Religion over law

Neither side in the Babri Masjid case is keen on a judicial solution. So far, the courts themselves have, troublingly, adopted an approach that privileges religious sentiment

Written by A G Noorani | Published: December 8, 2017 1:00 am
Religious texts were quoted to prove that the masjid was no masjid in the Islamic law and the Hindu religion prevailed over the law of limitation. (C R Sasikumar)

One is at a loss to understand why the Supreme Court took up for hearing appeals in the highly-charged Babri Masjid case. In truth, neither side is keen on a judicial intervention, whatever they may say in public. The BJP said so when it raised the issue in its Palampur Resolution of June 11, 1989: “It just cannot be sorted out by a court of law. A court of law can settle issues of title, trespass, possession etc. But it just cannot adjudicate as to whether Babar did actually invade Ayodhya, destroy a temple and build a mosque in its place. .. The sentiments of the people must be respected and Ram Janmabhoomi handed over to the Hindus — if possible through a negotiated settlement, or else by legislation. Litigation certainly is no answer”.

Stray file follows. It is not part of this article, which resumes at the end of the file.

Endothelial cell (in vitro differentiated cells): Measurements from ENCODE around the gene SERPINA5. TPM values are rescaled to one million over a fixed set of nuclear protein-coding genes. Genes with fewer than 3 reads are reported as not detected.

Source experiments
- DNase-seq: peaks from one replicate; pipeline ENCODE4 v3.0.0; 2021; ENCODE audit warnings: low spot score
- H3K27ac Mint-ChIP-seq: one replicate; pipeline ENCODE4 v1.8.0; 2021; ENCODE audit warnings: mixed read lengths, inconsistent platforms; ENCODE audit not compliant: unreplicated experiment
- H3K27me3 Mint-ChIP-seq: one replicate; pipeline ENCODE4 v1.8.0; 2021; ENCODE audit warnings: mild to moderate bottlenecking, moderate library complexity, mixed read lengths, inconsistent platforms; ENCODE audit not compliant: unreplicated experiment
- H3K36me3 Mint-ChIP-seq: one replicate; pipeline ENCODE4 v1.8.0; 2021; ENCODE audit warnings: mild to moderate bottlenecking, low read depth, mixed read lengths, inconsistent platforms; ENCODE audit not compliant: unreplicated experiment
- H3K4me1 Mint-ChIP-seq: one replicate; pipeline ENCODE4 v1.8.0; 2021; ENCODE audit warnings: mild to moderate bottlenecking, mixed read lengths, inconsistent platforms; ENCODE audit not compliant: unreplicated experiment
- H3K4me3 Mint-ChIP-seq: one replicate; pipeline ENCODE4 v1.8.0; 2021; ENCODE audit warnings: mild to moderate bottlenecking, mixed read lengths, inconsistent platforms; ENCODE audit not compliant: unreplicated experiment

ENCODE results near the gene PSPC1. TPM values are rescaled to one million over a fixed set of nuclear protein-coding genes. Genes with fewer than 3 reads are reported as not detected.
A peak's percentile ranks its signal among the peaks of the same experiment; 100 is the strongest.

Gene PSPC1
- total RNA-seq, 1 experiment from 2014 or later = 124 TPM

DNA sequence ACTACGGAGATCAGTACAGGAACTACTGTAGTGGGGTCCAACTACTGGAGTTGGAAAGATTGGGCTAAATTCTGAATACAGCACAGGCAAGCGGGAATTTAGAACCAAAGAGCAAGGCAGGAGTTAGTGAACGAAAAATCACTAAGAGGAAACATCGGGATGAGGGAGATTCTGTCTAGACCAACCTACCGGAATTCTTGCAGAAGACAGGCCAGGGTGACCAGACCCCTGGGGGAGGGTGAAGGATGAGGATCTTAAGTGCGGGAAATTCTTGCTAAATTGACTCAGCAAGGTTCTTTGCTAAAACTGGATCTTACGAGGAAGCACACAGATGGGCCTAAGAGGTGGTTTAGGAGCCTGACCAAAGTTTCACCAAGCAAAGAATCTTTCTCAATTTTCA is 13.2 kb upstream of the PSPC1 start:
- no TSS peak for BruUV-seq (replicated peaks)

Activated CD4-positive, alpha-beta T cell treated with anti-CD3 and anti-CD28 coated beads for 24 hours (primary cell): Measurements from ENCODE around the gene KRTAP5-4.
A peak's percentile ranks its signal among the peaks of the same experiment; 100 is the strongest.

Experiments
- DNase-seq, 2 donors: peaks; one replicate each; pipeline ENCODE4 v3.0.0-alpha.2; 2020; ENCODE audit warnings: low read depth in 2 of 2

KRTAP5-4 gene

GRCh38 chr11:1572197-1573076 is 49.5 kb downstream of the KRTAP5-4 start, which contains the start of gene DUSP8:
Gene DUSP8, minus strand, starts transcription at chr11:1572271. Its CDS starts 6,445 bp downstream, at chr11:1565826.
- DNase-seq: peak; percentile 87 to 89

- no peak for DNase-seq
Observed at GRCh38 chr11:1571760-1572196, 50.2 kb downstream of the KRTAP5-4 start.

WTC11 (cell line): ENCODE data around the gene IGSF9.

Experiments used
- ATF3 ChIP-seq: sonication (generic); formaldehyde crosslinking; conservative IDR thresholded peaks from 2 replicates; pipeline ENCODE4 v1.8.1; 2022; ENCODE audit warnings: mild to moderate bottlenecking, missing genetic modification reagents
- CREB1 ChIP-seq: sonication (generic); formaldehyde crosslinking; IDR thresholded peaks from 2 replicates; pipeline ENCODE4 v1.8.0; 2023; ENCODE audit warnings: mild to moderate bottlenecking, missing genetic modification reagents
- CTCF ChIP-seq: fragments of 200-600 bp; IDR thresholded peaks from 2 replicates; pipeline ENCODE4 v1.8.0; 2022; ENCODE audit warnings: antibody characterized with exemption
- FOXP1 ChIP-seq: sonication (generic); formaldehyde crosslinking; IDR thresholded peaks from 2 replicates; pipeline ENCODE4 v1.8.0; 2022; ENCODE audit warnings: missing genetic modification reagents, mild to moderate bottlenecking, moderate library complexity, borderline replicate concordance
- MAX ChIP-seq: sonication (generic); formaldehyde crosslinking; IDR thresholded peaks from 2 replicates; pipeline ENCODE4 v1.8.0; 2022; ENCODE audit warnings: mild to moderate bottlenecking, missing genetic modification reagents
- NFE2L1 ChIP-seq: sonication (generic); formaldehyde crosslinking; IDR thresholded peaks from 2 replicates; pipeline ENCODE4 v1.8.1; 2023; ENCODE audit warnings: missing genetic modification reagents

However, since 1950, both sides have pursued their cause in civil suits raising issues of law and fact; on title and adverse possession. Significantly, on June 11, 1989 itself, L. K. Advani said, “I am sure it will translate into votes” in the 1989 election.